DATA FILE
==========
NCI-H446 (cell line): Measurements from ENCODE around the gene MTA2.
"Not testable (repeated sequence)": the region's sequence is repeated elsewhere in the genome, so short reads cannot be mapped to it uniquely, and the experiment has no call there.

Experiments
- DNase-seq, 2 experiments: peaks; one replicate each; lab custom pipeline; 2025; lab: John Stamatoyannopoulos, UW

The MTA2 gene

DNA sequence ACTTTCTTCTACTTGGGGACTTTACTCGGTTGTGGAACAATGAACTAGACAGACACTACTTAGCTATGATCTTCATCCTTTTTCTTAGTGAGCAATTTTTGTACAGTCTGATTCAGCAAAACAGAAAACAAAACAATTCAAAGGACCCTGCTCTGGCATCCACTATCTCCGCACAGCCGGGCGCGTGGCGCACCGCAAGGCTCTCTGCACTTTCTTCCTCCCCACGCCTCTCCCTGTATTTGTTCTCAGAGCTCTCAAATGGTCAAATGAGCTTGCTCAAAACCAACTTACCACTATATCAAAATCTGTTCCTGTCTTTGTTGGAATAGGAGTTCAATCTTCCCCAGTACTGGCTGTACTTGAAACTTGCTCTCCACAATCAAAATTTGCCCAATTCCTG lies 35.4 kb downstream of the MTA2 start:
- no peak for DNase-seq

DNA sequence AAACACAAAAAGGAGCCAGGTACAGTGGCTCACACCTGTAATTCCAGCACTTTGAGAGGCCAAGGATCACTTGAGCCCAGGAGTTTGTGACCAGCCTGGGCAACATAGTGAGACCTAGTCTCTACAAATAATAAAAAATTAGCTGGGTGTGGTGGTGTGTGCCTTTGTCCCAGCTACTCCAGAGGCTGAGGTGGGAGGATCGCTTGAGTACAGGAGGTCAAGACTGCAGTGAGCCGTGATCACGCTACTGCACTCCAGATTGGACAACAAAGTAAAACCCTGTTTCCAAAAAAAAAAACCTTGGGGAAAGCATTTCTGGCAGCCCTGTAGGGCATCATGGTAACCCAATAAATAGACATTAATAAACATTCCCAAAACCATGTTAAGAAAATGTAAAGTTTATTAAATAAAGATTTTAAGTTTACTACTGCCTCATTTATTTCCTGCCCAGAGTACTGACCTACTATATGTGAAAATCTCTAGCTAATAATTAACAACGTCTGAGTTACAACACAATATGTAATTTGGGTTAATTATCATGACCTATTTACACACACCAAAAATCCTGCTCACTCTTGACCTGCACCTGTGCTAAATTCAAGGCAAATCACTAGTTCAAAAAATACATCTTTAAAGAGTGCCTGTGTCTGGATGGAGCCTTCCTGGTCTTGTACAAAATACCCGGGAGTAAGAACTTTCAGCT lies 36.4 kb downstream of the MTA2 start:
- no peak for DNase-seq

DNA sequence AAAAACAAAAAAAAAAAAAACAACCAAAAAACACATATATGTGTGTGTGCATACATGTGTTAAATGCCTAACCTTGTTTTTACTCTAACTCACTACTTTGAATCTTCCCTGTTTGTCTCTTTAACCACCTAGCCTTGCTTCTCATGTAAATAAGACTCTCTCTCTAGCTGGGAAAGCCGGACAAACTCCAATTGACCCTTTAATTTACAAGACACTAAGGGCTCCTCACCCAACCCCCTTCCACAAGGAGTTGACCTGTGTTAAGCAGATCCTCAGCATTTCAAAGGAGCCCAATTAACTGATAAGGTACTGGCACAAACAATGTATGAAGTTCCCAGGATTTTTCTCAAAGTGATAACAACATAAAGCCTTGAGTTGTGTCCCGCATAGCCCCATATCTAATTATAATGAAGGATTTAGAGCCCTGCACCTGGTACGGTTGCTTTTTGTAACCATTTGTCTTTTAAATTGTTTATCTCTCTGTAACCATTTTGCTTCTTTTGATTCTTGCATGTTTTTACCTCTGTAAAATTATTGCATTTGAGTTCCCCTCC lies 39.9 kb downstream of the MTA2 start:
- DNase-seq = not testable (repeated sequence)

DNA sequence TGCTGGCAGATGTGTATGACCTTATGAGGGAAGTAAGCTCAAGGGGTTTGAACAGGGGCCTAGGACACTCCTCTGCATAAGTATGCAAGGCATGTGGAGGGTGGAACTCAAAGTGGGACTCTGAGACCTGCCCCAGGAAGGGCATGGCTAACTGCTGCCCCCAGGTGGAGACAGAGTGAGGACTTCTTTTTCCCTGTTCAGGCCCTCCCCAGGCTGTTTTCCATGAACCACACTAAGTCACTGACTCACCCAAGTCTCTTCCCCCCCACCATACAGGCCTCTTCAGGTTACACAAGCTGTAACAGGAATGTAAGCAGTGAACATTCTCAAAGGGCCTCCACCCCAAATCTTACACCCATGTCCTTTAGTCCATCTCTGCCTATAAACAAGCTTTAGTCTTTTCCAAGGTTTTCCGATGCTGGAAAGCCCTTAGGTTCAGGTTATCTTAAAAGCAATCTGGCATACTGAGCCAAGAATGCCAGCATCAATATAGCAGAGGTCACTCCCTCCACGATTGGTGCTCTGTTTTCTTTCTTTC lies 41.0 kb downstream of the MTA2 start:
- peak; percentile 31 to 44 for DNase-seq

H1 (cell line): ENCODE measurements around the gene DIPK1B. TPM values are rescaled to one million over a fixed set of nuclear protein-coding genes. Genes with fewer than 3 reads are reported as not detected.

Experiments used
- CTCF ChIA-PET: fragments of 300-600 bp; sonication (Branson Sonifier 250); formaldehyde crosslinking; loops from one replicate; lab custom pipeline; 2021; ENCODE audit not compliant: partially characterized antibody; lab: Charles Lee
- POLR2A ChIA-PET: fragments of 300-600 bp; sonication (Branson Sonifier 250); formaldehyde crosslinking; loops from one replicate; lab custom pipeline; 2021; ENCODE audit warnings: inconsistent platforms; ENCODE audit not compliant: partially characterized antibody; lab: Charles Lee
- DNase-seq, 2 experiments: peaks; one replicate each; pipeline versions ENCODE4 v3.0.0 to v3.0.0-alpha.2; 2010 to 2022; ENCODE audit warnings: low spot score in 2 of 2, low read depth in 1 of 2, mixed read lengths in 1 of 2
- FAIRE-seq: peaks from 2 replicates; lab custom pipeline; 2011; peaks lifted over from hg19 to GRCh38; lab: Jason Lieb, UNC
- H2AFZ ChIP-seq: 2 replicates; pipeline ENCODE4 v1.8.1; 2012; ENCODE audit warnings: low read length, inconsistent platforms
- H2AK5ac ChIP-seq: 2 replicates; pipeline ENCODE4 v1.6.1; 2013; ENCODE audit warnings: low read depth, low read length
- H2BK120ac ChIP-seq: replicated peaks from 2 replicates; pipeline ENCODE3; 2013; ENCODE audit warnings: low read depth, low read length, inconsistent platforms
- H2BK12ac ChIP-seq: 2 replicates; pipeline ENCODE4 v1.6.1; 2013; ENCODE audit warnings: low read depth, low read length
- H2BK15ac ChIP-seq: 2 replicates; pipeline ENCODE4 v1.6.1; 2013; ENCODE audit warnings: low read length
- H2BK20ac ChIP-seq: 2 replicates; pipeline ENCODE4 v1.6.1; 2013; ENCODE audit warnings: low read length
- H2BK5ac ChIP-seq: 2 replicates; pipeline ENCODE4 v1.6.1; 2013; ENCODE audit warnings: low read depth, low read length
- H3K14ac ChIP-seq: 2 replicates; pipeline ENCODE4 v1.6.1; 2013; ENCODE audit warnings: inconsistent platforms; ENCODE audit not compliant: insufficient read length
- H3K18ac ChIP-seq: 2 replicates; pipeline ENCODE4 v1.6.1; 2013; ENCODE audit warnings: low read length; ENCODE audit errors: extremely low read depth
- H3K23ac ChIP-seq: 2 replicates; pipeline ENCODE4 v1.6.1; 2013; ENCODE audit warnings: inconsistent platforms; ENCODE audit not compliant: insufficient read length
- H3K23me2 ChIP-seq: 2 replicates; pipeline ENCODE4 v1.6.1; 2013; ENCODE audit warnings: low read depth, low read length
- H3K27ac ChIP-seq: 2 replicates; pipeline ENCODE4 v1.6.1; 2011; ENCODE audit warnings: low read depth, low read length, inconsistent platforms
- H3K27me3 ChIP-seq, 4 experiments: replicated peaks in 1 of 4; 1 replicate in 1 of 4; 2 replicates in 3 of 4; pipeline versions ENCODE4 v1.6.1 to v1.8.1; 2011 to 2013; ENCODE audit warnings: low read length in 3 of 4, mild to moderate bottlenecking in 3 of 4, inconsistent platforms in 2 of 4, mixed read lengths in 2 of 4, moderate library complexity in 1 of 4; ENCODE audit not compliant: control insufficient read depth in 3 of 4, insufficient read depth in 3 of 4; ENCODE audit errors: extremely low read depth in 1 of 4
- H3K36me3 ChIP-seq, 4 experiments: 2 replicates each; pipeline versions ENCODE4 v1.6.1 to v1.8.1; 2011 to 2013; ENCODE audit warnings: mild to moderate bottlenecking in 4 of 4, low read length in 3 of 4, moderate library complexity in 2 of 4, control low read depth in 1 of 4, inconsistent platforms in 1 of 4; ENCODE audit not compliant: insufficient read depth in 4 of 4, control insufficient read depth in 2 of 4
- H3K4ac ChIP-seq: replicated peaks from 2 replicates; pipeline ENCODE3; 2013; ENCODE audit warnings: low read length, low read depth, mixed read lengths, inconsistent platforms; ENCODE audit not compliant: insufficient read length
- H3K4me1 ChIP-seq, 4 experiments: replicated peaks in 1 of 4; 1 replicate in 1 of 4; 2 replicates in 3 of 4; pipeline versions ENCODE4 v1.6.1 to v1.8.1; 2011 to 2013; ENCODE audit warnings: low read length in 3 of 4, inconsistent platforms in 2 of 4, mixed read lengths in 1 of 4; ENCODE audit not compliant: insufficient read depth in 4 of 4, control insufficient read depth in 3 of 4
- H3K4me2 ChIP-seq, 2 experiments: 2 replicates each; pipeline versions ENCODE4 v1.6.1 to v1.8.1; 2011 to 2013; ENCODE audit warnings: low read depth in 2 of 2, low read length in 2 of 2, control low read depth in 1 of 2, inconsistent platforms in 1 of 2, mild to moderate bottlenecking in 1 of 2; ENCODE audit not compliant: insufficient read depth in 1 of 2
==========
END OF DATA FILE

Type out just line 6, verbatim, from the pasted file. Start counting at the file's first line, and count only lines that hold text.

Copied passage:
DNA sequence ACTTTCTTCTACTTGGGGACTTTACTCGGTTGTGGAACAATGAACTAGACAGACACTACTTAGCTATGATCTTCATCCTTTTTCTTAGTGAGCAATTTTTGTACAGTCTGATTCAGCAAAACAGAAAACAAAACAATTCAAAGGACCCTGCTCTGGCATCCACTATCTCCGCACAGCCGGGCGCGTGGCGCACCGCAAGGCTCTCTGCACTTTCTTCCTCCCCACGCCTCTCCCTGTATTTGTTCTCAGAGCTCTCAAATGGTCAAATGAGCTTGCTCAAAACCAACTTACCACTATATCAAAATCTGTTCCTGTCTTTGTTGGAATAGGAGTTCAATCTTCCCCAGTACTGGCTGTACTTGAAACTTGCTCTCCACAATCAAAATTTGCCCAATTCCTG lies 35.4 kb downstream of the MTA2 start: